The Lane Adams Quality of Life Award is reserved for those unique caregivers who lead in their areas of expertise and make a significant impact on patients, families, and communities. Nominees for the Lane Adams Quality of Life Award can include individuals such as physicians, nurse practitioners, registered nurses, social workers, chaplains, technologists, and volunteers who provide direct care, counsel, and/or service to cancer patients and their families. ACS volunteers are eligible for this award, but ACS involvement is not essential. Healthcare systems and family members caring for their loved ones with cancer are not eligible to receive the award. 

    Nomination Requirements

    A candidate must meet the following requirements to be nominated for the Lane Adams Quality of Life Award:

    • Provide direct care, counsel, and/or service to cancer patients and their families
    • Have a demonstrated record of outstanding performance that goes above and beyond the usual roles and responsibilities associated with his or her position
    • Serve as a role model to his or her colleagues by teaching/training/educating others either formally or informally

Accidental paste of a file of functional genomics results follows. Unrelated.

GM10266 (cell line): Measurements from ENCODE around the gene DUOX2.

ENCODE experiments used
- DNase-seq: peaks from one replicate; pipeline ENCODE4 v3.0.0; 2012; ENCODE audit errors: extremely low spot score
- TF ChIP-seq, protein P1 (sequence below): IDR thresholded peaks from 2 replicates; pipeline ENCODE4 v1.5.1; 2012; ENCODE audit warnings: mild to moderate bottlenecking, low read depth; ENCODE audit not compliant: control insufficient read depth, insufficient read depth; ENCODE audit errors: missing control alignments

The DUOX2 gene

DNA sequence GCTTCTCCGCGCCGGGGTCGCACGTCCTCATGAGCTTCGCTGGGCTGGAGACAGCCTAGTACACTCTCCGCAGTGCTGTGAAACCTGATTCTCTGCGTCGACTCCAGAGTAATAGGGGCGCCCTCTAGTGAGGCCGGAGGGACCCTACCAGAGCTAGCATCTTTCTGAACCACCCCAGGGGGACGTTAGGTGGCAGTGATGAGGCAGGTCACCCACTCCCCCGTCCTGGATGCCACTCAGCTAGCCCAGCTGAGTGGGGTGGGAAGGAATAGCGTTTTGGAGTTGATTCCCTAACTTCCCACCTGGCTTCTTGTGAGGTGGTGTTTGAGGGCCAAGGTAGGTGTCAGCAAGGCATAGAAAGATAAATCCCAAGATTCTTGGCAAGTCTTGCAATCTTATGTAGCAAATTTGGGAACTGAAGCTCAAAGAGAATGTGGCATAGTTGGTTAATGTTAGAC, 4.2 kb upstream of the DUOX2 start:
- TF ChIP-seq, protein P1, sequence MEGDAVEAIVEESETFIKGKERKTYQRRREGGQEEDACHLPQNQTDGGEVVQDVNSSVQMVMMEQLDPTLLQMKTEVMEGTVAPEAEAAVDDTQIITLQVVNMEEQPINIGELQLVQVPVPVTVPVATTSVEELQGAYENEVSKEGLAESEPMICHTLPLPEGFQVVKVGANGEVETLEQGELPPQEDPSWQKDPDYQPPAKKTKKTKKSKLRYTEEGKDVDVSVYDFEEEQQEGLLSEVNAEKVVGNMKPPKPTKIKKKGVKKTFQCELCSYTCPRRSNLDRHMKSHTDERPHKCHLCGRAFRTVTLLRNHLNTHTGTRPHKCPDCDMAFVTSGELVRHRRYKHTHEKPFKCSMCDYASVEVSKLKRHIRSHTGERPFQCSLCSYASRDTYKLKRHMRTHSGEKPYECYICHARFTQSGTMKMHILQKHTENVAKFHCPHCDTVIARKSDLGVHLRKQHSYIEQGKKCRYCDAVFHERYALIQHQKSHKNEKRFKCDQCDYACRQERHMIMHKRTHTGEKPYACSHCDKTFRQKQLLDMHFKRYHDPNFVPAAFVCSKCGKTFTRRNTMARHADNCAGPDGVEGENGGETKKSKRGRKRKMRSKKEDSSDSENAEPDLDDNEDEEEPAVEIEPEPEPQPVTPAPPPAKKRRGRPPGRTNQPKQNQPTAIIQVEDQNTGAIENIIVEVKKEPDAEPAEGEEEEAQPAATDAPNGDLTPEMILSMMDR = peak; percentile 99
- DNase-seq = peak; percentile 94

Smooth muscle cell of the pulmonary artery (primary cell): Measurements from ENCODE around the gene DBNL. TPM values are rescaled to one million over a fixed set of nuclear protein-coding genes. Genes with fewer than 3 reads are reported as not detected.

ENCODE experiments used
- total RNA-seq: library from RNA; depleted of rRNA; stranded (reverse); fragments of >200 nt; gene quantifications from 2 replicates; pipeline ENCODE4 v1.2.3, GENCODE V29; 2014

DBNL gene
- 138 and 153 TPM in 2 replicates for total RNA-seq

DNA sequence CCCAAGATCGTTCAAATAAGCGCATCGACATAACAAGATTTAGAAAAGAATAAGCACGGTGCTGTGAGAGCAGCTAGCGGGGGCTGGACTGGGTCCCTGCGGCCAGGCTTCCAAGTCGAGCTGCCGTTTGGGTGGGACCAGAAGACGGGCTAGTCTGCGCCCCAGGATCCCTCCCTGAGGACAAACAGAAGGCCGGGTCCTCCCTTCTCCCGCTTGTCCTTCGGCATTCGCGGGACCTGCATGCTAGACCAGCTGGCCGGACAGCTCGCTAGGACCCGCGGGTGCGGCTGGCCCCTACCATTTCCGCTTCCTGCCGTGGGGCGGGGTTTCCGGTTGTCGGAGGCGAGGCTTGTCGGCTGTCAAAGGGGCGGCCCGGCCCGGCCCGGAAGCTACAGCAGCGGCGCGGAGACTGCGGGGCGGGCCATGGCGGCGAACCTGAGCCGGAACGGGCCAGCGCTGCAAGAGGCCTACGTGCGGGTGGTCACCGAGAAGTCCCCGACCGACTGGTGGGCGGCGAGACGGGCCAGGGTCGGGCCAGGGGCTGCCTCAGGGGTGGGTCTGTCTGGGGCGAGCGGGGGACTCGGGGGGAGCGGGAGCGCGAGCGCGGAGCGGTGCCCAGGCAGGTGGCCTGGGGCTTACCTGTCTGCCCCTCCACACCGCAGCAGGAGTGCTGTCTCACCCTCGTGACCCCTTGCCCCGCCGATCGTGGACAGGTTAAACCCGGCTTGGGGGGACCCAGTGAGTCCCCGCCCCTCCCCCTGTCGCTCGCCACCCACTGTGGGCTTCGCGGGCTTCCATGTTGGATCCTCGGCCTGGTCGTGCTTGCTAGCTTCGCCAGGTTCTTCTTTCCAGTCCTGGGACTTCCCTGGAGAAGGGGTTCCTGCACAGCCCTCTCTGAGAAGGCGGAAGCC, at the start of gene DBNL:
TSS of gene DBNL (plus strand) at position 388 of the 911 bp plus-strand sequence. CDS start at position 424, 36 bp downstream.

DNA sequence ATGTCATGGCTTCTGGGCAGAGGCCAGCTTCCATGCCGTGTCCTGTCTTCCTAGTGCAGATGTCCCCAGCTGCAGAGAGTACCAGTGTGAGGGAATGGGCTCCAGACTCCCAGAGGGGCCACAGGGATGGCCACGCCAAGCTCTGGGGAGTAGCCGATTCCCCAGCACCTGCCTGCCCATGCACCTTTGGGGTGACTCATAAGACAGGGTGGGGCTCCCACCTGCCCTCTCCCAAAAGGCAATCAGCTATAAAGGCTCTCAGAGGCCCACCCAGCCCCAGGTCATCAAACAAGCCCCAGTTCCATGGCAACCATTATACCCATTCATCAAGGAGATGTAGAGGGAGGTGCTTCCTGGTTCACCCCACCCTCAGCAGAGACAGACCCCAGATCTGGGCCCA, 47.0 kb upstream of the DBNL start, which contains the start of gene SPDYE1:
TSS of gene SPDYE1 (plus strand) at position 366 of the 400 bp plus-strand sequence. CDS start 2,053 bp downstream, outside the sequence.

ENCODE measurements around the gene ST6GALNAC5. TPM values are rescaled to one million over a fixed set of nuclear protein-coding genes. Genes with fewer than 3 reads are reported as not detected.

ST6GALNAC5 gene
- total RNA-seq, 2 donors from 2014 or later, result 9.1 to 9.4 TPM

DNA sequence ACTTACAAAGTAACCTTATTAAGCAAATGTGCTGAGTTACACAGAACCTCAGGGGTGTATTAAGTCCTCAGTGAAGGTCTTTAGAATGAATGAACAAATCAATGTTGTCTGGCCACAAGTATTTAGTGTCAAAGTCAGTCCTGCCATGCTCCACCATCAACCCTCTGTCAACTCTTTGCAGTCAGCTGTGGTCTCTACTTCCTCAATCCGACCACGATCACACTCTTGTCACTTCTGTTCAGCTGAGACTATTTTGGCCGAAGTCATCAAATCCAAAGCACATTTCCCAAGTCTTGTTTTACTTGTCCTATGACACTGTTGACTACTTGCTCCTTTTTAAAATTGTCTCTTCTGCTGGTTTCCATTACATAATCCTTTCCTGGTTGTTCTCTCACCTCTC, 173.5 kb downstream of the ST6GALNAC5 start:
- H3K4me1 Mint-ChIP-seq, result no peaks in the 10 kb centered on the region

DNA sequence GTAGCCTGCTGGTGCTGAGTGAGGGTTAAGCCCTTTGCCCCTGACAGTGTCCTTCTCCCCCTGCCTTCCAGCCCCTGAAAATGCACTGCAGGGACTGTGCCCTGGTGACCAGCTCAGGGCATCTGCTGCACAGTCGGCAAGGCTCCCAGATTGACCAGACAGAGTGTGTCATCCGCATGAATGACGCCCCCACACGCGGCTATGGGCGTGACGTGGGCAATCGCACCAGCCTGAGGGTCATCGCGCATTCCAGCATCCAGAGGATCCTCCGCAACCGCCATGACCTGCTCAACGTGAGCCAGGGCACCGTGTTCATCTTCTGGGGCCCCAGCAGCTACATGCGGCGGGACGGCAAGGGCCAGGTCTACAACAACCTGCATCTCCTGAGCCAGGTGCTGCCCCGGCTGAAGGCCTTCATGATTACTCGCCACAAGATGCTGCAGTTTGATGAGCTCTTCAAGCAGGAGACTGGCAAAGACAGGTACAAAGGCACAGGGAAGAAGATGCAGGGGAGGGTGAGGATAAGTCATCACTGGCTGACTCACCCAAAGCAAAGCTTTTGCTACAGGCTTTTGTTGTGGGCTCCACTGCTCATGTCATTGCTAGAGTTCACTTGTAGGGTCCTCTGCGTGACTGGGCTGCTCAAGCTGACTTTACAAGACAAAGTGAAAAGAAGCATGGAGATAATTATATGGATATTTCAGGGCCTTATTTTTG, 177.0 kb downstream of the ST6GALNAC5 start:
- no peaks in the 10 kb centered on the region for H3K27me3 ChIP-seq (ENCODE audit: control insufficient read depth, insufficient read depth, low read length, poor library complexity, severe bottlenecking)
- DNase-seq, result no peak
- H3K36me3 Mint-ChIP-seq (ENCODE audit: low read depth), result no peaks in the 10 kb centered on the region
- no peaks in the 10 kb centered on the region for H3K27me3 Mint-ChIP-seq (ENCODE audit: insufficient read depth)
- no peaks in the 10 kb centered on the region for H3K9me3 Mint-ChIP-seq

• Demonstrate innovative and collaborative approaches to enhancing the quality of life for cancer patients and their families by using creative problem-solving skills to eliminate obstacles to care or improve care
    • Creates/develops services to fill unmet needs
    • Advocates for individual patients, groups or system changes to improve care
    • Promotes health care access outside their specific job/role


    The Trish Greene Quality of Life Award is presented annually to recognize an outstanding investigator whose lifetime body of work shows significant contributions in quality of life research that benefits cancer patients and their families. Nominees for the Trish Greene Quality of Life Award can include individuals whose research may be from any discipline in the oncology field, and the research may address quality of life concerns at any stage in the cancer continuum, from diagnosis through survivorship or palliative care.